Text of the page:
Can two Windows 10 PCs be mirrored for DR?

ClintonK
ClintonK used Ask the Experts™
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If I have two identical Windows PC (Windows 10 Pro), is it possible to mirror them over the LAN so that I have one for DR?
The application running on the PC is critical (Payroll app for a bureau ) so it would tend to upset a lot of people if it was out of service for a day or two. I'm looking at the backup and restore options but if I could mirror two PCs it would give me instant DR.
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Business Consultant (Owner)
Most Valuable Expert 2012
Expert of the Year 2018
Commented:
"Mirror", probably not as there is always differences.

I keep my two Windows 10 machines fully backed up to each other with Sync Back Pro which I run twice daily. That keeps all my files, data and documents (including QuickBooks with Payroll) fully backed up. That is how I do it. Works fine.
Peter HutchisonSenior Network Systems Specialist

Commented:
You can if the machines were VMs on Hyper-V and then you can use Hyper-V's replication service to make a mirrored copy of the VM.
See https://blogs.technet.microsoft.com/canitpro/2013/04/07/step-by-step-virtual-machine-replication-using-hyper-v-replica/
Lee W, MVPTechnology and Business Process Advisor
Most Valuable Expert 2013

Commented:
I would ask why you're running a critical application on an OS that was not designed for high availability?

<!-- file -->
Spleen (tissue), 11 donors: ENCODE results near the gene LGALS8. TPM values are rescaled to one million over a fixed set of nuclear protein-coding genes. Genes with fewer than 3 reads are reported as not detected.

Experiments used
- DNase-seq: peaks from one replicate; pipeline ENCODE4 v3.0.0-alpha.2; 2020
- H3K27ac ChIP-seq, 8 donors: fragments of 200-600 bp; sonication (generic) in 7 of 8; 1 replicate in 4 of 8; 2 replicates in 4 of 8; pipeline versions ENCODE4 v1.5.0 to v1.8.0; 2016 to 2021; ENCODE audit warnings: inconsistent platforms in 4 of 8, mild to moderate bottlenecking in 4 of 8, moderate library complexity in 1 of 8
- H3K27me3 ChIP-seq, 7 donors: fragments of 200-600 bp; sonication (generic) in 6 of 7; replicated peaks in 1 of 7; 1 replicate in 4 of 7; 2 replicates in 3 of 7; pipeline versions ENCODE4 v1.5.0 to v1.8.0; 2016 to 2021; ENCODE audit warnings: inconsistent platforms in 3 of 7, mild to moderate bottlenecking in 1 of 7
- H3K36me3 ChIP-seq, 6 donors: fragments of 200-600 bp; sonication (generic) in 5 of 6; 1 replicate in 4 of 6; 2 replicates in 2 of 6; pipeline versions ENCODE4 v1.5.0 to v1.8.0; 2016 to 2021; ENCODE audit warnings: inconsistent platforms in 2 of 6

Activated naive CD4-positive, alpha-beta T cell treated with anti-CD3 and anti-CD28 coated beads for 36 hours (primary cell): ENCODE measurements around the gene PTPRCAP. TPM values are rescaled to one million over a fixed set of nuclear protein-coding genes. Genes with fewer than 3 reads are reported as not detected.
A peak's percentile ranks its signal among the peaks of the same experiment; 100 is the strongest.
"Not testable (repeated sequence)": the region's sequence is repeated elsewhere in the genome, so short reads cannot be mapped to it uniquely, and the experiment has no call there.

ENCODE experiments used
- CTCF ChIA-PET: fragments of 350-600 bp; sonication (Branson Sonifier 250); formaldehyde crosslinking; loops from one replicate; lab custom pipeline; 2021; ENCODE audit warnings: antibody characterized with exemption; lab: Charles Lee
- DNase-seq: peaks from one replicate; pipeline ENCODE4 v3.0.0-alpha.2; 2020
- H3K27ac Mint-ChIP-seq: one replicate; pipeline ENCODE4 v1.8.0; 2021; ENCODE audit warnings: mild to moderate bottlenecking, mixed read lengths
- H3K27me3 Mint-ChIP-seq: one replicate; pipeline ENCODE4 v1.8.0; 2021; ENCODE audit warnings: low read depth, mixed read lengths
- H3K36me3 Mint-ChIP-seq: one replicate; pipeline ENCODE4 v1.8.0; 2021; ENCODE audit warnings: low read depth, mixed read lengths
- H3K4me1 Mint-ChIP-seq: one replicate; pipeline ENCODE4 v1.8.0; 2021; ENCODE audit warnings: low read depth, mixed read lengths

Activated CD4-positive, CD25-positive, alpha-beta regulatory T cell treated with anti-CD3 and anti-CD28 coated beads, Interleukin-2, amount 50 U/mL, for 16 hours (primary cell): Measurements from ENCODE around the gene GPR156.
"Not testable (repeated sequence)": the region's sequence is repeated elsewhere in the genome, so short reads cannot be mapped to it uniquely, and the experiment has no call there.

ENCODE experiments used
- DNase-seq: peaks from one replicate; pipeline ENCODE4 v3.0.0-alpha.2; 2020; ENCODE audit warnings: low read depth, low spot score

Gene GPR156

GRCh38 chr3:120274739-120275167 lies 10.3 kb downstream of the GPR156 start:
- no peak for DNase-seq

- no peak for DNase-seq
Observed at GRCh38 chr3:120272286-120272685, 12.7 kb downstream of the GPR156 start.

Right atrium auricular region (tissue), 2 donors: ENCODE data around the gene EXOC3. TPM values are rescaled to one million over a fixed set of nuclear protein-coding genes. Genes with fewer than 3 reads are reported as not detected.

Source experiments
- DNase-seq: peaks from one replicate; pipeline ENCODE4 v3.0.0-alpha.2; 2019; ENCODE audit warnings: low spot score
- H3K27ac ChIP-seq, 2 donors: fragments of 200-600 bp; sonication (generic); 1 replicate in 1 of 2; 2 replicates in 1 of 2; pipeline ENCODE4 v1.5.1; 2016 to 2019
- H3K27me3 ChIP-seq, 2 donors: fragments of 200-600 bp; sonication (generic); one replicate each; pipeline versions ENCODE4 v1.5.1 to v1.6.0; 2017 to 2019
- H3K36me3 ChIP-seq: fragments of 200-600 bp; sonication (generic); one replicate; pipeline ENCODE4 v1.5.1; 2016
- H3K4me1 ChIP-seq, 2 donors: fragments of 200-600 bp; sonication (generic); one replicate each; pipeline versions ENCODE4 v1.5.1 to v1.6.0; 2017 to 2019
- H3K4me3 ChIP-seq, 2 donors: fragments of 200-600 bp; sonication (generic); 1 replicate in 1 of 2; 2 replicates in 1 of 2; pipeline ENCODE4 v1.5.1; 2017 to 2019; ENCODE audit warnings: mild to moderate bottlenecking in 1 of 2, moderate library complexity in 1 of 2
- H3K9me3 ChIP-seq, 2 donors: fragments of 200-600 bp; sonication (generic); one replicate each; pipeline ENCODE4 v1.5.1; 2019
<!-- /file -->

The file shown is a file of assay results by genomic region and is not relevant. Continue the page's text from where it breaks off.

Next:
If the machine was a VM then yes, you could replicate it... of course, replication replicates EVERYTHING - including accidental deletions, corruptions, virus infections... So if this is a critical system, you should be probably using backup software that ensures if it goes doesn't, you can recover it.  Not mention RAID...

But the REAL question is, how critical is critical?  And have you tested your plan for recovery (RTO)?  Not sure what the definition of bureau is in this instance.  I'm in the United States and your profile indicates UK.  Your meaning could be different from mine.  I interpret your post to be referring to a payroll application for a business... if that's the case, they likely don't perform payroll 24x7... or really, more than once per week.  And if they are competent in my opinion, they should be performing the basics at least 24 hours before a deadline... so if something goes wrong, there's enough time to straighten it out prior to all the employees storming the payroll office... so... based on that logic, it's critical... but not THAT critical... it's not running the life support for an accident victim... or landing planes... so... as long as you have tested your DR plan regularly, have good, tested backups occurring AT LEAST nightly, then having the Windows 10 machine replicated isn't that critical.

Of course, the other solution (depending on the quality of the payroll software) is to have it installed on more than one machine.  If it accesses a database, that database should be a on a server that gets regularly backed up and potentially replicated, making the software little more than an easily replaceable interface for the database.

If this is not a VM, you may be able to spend an exorbitant amount of system replication software like Double-Take (now owned by Carbonite) and/or Neverfail... both cost Thousands of dollars to license... but essentially replicate one system to another.  I'm not sure if it supports NON-Server systems though.
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Distinguished Expert 2017